Reverse Engineering

This tech converts ditching a project into support income. If you can combine this with ways to get lots of projects (such as the Eureka leader power, giving you ALL the projects that turn), it can generate just enough support to get through mid-game. While it doesn’t scale that well at end-game, by then you should be far along with your terraforming goals.

Lightweight Hull Structures

This tech doubles tritium to space projects. This is incredibly efficient! It saves both resources AND time! This is especially useful for space projects that import water and raise the ocean level, which have pretty modest tritium costs. I’ve saved several games because I was able to reach a new ocean milestone just in the nick of time. Of course, this requires decent tritium production and luck in getting those projects.

Henry Carnegie and CO2 Imports

This power raises both atmosphere and heat by 4 each time. Spam it all 10 turns he’s available, and that’s 40 heat and 40 atmosphere. That is enough to get you the first heat milestone and most of the atmosphere one! The downside is that you can’t do anything else, so hopefully you’ve done a decent amount of exploring by then.

Hope O’Malley and Culture Festivals

4 waters for 60 support? Yes please! Granted, this only scales well in mid-game, and only works if you have a decent amount of water to work with. But in the right situations, it can really save you.

There are likely other leader/tech synergies that I’m missing or haven’t discovered. Feel free to share what’s worked for you!

It’s important to mention that these combos/synergies are a “nice to have”. They are NOT the cornerstone for winning at this level. You absolutely need to have a solid production base, good city/expansion growth, and continual terraforming progress. I have lost many games because while I had some fun tech/leader powers, I didn’t have enough resources to back them up.

Always Be Min-Maxing

It should be a given, but I’ll mention it anyway: you need to be maximizing every move you make. That is every building placement, every explore option, every bacteria/plant/animal selection, and so on. For example, I usually space out my population and food buildings, knowing that I’ll plop down a building with adjacent bonuses later. Got a building that doubles production with high elevation? Try to make that happen, even if it means moving other buildings around! I usually have a calculator on-hand to help crunch numbers and estimate how many turns I have left. Is the game going to end one turn before my next terraforming milestone? Okay, I’ll sacrifice a leader power on exploration, so I can get just enough support to last one more turn.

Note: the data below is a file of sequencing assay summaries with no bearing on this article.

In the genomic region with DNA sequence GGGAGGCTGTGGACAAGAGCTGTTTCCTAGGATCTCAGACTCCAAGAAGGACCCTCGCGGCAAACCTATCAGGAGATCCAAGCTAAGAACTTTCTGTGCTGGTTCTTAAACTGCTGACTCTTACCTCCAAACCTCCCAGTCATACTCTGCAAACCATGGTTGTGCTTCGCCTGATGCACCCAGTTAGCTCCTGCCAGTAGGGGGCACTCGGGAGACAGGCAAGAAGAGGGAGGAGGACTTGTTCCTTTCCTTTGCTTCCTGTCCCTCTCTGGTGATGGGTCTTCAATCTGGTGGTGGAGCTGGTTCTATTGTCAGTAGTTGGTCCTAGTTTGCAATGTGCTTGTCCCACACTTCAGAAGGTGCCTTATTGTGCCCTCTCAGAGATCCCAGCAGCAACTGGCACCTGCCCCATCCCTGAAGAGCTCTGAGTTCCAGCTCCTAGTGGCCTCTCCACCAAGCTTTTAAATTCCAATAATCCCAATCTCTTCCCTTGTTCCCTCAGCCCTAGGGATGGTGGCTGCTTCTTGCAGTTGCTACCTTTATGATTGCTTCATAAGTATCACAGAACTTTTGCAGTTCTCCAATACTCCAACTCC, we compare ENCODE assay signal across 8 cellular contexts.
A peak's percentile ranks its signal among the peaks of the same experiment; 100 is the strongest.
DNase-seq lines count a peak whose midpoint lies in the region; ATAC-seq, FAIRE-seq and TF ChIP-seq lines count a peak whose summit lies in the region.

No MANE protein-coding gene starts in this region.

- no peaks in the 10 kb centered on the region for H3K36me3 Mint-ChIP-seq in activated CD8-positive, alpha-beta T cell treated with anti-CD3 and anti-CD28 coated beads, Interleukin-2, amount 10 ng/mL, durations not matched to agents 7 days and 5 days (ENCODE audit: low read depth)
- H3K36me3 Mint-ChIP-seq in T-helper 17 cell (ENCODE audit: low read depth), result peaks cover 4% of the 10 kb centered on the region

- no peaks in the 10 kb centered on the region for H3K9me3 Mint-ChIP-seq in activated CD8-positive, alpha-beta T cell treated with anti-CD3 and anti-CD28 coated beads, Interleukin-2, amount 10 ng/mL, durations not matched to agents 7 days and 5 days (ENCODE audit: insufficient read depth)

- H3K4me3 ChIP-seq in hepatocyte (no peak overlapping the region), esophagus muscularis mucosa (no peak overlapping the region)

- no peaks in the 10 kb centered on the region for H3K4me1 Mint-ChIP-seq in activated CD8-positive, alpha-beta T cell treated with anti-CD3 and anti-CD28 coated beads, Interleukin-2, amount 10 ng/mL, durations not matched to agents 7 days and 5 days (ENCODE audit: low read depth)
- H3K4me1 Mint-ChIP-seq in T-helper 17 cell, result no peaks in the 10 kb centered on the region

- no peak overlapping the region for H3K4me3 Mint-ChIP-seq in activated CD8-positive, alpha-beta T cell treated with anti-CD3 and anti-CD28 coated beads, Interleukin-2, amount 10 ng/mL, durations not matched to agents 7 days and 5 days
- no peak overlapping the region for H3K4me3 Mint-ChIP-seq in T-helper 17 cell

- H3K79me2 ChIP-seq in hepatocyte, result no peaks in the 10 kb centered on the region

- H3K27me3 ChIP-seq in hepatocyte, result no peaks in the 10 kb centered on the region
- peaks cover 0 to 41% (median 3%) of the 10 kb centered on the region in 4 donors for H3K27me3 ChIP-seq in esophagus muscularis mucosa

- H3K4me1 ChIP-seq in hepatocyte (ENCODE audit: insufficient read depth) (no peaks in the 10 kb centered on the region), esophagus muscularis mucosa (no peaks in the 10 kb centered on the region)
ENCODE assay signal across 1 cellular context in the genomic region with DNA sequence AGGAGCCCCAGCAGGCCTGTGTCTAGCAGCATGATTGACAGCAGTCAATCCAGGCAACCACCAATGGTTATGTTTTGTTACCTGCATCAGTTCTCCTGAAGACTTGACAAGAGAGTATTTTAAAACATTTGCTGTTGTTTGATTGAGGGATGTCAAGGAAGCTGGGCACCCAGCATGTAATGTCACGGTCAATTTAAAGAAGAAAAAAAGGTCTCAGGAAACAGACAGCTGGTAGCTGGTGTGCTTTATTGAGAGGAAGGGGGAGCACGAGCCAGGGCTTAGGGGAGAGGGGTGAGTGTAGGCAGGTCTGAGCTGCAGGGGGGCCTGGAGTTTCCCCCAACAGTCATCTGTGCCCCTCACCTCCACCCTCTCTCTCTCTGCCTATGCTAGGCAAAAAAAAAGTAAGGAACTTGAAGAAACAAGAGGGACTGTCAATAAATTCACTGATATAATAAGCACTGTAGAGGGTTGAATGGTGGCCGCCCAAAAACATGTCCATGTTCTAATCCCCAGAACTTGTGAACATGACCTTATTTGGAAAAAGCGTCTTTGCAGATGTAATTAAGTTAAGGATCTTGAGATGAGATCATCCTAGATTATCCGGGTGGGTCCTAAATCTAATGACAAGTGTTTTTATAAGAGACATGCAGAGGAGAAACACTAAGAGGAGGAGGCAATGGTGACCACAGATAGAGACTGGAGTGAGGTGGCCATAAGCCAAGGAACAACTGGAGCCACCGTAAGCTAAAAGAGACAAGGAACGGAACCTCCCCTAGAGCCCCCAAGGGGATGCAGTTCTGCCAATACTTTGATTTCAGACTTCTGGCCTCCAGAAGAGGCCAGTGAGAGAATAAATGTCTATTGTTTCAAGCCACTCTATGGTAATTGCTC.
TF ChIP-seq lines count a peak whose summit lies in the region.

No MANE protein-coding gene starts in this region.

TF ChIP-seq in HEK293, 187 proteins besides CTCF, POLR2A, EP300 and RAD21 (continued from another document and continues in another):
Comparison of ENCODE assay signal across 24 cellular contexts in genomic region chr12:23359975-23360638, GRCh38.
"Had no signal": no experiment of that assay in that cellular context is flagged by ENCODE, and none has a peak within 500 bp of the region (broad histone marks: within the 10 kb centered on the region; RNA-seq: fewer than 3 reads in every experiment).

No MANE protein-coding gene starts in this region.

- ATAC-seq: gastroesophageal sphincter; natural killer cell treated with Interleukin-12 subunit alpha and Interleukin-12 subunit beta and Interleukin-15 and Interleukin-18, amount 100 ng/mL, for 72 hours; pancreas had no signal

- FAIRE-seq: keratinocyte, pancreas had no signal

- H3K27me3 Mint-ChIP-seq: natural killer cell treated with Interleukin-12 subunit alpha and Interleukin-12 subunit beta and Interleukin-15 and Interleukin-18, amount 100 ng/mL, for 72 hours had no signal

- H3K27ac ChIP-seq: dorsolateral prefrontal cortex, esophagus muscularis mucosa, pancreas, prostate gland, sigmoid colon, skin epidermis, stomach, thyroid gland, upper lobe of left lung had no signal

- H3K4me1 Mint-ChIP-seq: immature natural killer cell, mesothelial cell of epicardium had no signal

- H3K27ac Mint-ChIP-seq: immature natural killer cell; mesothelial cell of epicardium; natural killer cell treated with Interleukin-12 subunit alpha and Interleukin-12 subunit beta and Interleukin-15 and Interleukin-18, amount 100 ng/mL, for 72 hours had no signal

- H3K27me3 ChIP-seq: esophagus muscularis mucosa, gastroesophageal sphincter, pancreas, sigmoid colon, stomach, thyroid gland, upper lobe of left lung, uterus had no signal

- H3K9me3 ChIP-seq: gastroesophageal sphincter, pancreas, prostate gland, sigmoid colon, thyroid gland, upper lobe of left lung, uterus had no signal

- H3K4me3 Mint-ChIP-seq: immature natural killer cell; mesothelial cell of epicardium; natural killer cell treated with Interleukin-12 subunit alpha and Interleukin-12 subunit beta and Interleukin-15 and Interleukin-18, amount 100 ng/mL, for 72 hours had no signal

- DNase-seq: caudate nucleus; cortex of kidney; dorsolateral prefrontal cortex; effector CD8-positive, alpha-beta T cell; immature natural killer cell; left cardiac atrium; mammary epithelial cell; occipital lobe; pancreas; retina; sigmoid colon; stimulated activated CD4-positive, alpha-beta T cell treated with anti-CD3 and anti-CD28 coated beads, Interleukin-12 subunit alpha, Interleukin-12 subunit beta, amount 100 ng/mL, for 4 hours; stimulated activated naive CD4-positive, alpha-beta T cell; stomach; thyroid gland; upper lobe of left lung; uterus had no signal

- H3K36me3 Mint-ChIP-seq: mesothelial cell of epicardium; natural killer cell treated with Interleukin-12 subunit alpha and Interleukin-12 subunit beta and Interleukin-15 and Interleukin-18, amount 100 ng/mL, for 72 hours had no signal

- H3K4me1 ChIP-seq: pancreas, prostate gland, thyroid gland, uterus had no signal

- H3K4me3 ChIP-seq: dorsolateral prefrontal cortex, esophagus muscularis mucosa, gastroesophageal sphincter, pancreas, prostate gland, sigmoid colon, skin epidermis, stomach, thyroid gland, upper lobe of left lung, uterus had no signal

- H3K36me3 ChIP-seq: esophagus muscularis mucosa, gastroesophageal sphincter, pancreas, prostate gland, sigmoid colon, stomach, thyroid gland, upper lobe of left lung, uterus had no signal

If that type of obsession just doesn’t interest you, then Utopian+++ probably isn’t for you. At the easier difficulty levels, you can definitely be less efficient, or even play “sloppy”. Not so much with Utopian+++ however.

Common Traps and Pitfalls

Support-only Buildings

I’m not a fan of buildings that only generate support, such as Luxury Workshop (+10 support income). Sure, +10 support is nice, but 16 silicon and 8 titanium isn’t cheap. It’s also taking up a precious building spot, which could be used on any number of things (such as production, project/card generation, adjacency bonuses, and more). Same goes for external resources that general support, though they tend to be a lot cheaper. If you have ample resources and locations, then sure go for it, but don’t let these buildings be your primary goal.

Complicated Buildings

I’m generally not a fan of the buildings that have some complexity to them, such as Load Balancing Station (+1 power for every 4 buildings that cost power) or Composting Facility (+1 nitrates for every 3 population). It’s not that they’re bad, but you should be careful of planning your city entirely around them. If you get one of these projects, and you happen to have a city that’s a great fit, then sure go for it! But don’t try to “make the synergy happen later”. One exception to this rule: robots. You will generally have a city that’s big on robots, so I do tend to save (and use) the buildings that have big robot bonuses.

Avoiding Any Negative Expectations

Early on, I played too conservatively, avoiding any expansion that would generate negative expectations. This is not a good idea. Resource production, especially if it’s for a titanium mine or a high-elevation spot, is worth the -1 hit. A winning game may last 70-80 turns, so at most you could generate -70 to -80 support, which is nothing in the grand scheme of things. Granted, you shouldn’t go wild doing this, since doing this many times quickly adds up. Just don’t be afraid of sometimes having negative expectations, especially since there are rare projects (like Bus Routes) that will also mitigate them later.